It's hardly been a secret that Jim Francesconi—the former city commissioner who raised big bucks in a losing mayoral run against Tom Potter nearly a decade ago—has been plotting, for the past few years, a political comeback meant to wash the taste of that defeat from his mouth.

  • Francesconi
After all, he came within a whisker of running against Charlie Hales for Portland mayor last year. And then, last month, when Jeff Cogen stepped down as head of Multnomah County, Francesconi was quick to tell the Oregonian and others he was "seriously considering" a run.

Tomorrow, however, he'll make his intentions official—and formally file as a candidate for Multnomah County chair.

"The stakes are high and we need to think and act bigger—and I know how to shake up a bureaucracy to make it work better for people," he said in a statement (pdf) sent to reporters Sunday afternoon. "That’s why I am taking the first steps of organizing my campaign for County Chair."

The announcement makes Francesconi the first and only big-name candidate to throw in against the politico widely seen as having the inside track to succeeding Cogen: County Commissioner Deborah Kafoury.

Kafoury, friends with consultants like Mark Wiener and with deep support in social justice circles, has said she definitely plans to run for the chair's job. But she's been doing an awkward dance around county rules that require her to give up her current job once she formally files, talking like a candidate, but not yet doing all the things a successful candidate must.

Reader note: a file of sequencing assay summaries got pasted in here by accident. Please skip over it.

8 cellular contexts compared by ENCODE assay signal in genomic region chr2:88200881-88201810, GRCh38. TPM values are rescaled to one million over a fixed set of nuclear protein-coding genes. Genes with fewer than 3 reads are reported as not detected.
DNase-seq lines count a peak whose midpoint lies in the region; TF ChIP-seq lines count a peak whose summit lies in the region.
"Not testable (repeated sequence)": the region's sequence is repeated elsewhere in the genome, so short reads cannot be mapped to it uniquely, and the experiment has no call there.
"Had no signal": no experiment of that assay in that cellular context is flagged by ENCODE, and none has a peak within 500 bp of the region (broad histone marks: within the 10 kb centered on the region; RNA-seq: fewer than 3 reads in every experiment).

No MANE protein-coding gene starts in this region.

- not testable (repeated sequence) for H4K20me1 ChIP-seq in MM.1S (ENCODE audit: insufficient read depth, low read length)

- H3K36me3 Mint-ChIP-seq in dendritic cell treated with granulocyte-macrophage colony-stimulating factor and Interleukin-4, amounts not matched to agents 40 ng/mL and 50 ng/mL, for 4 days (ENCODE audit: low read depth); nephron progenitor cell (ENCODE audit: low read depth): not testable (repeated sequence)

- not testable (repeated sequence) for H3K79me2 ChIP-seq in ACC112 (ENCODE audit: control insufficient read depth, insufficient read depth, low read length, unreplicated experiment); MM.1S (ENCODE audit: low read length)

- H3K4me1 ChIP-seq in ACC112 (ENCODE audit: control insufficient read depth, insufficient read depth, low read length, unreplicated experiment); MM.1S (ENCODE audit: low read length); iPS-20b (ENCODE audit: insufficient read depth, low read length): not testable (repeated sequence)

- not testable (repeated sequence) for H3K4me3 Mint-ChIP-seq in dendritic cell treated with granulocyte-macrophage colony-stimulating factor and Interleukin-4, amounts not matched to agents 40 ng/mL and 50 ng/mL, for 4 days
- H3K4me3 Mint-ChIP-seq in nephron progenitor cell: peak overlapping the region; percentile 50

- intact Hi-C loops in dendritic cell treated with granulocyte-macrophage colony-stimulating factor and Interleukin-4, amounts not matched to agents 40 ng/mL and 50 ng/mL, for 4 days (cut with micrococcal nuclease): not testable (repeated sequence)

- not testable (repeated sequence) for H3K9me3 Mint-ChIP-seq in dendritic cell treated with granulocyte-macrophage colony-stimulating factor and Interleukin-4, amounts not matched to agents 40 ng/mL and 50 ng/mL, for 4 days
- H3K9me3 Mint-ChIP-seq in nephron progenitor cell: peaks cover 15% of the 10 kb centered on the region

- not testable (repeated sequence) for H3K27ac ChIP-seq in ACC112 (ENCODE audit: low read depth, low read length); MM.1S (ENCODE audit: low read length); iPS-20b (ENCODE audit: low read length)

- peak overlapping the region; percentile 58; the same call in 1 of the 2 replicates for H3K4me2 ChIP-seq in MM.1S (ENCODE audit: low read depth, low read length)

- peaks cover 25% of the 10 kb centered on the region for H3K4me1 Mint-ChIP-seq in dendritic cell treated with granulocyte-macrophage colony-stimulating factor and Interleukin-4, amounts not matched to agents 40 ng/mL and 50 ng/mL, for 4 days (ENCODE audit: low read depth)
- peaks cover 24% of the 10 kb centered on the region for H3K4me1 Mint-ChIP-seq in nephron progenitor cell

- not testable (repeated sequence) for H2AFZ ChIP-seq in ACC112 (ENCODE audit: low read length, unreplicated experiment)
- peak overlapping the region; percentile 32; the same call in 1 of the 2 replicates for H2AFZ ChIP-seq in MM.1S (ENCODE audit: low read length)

Francesconi's announcement reflects the calculus of a self-styled outsider running against an insider. (It's an interesting reversal from the 2004 race, when he was seen as the insider—something he rued in a 2011 interview with the O's Anna Griffin.) He says the county is "stuck in neutral," despite its stable budget, and is talking about criminal justice reform and using Medicaid dollars, through federal healthcare reform, to shore up mental health services cut in past budget years.

He's also been working on raising his visibility. Both Kafoury and Francesconi, interestingly, were among the recognizable faces at the first annual Street Roots Family Breakfast on Thursday. (He was at my table and warned me, actually, that he'd be making some news this coming week.) Kafoury has made homelessness and social services spending one of her signature issues during her time on the county board.

Francesconi is an attorney at Haglund Kelley Jones and Wilder. He also serves on the State Board of Education and has been a community activist. As a two-term city commissioner, he ran Portland's parks and fire bureaus. He raised $1 million against Potter—in what had been the city's most expensive race, until last year's mayoral fight—only to still lose badly in both the primary and general elections that year.